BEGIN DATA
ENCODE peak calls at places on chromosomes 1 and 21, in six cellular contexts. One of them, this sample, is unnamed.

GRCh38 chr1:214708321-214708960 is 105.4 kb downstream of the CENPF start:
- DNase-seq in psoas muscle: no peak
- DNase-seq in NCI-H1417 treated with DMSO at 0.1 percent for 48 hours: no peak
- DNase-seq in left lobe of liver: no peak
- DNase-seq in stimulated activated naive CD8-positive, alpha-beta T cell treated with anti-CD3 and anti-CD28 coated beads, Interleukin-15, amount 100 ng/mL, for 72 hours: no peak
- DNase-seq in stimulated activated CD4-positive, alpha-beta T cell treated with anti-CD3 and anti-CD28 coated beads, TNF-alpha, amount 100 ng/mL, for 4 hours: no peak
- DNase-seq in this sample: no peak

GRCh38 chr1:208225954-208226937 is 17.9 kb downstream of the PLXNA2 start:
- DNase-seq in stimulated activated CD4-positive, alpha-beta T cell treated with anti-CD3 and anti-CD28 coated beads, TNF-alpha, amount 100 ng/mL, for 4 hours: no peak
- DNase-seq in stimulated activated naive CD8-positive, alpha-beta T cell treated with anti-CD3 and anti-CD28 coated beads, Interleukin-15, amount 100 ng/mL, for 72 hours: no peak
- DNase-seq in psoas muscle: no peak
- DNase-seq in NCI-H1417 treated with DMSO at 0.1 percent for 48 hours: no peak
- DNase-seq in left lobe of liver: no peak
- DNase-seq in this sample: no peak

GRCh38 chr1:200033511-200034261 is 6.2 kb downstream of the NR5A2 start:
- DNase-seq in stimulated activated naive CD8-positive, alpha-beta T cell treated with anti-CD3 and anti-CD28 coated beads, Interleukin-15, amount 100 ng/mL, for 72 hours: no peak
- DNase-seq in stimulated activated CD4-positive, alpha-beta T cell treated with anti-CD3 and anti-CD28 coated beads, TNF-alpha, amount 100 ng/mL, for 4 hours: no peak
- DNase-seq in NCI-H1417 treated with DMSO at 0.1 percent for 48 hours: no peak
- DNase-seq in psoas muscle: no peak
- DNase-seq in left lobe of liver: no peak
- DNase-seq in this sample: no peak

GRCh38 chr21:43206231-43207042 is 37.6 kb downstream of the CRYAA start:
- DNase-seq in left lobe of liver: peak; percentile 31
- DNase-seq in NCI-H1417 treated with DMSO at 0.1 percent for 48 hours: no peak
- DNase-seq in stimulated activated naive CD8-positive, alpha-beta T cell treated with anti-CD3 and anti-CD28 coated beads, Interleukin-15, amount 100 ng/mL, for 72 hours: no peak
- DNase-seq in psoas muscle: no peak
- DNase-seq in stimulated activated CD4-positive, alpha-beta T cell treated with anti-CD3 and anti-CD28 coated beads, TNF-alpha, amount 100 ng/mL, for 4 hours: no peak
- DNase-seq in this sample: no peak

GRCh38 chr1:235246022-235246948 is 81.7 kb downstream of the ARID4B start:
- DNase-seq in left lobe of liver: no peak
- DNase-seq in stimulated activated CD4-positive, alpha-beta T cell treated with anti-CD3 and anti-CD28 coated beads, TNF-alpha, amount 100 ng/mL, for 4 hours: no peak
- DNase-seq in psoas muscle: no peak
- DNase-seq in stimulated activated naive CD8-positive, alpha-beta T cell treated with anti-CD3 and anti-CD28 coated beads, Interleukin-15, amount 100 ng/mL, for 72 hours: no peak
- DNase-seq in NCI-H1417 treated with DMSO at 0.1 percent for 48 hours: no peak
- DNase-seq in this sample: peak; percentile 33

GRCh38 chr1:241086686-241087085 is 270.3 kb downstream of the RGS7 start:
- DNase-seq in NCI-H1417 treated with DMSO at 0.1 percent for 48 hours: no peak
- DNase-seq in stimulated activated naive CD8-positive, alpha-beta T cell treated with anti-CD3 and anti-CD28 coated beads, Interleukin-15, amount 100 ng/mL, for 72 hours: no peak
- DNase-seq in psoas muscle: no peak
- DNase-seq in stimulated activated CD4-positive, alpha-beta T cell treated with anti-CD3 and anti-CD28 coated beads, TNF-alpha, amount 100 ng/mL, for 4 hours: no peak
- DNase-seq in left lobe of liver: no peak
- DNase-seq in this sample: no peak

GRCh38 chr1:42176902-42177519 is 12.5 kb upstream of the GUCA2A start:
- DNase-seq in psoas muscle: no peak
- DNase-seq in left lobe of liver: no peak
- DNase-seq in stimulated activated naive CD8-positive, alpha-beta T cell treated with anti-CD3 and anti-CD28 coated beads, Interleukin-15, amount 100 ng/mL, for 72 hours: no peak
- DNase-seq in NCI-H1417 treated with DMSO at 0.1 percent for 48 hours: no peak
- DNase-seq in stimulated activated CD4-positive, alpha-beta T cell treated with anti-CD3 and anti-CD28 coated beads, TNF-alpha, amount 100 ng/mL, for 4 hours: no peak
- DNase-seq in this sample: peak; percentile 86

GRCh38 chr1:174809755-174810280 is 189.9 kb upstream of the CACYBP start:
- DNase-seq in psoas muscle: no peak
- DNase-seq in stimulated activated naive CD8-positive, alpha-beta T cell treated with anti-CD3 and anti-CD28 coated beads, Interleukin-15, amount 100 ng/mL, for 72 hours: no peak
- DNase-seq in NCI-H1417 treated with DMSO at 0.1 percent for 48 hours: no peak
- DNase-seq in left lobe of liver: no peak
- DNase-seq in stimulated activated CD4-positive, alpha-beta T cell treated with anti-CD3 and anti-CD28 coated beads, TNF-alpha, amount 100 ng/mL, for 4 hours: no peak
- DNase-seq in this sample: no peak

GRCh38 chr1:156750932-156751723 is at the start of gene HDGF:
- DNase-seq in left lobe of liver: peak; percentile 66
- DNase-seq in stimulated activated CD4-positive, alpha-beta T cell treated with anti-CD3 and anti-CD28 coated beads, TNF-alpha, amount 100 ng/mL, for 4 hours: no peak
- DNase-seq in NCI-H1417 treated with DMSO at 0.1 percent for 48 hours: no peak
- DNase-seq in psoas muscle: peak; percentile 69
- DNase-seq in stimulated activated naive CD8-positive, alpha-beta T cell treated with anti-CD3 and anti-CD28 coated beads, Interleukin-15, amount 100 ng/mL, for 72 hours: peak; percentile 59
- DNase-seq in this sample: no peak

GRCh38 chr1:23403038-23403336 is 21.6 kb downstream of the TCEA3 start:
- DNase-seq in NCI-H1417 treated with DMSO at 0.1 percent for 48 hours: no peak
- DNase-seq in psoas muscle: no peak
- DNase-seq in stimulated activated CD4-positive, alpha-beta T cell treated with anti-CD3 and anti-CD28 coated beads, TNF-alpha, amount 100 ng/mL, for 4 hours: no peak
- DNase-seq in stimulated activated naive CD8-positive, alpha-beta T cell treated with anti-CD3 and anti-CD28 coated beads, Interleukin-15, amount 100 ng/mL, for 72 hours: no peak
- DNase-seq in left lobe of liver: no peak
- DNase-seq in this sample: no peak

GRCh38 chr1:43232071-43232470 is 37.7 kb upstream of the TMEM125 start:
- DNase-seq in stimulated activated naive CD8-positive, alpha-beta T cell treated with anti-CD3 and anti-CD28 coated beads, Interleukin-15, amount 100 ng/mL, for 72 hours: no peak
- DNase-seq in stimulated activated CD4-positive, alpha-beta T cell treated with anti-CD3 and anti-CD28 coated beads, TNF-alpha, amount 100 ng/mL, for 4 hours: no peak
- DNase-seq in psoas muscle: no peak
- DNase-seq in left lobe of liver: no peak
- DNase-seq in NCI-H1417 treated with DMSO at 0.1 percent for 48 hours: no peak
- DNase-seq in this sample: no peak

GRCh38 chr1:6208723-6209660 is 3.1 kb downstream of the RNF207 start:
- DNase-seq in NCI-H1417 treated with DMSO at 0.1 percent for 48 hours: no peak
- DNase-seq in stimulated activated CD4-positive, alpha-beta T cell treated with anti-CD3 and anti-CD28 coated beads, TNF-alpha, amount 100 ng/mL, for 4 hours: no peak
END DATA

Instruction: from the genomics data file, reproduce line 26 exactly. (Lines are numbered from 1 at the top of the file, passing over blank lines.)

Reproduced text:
- DNase-seq in stimulated activated naive CD8-positive, alpha-beta T cell treated with anti-CD3 and anti-CD28 coated beads, Interleukin-15, amount 100 ng/mL, for 72 hours: no peak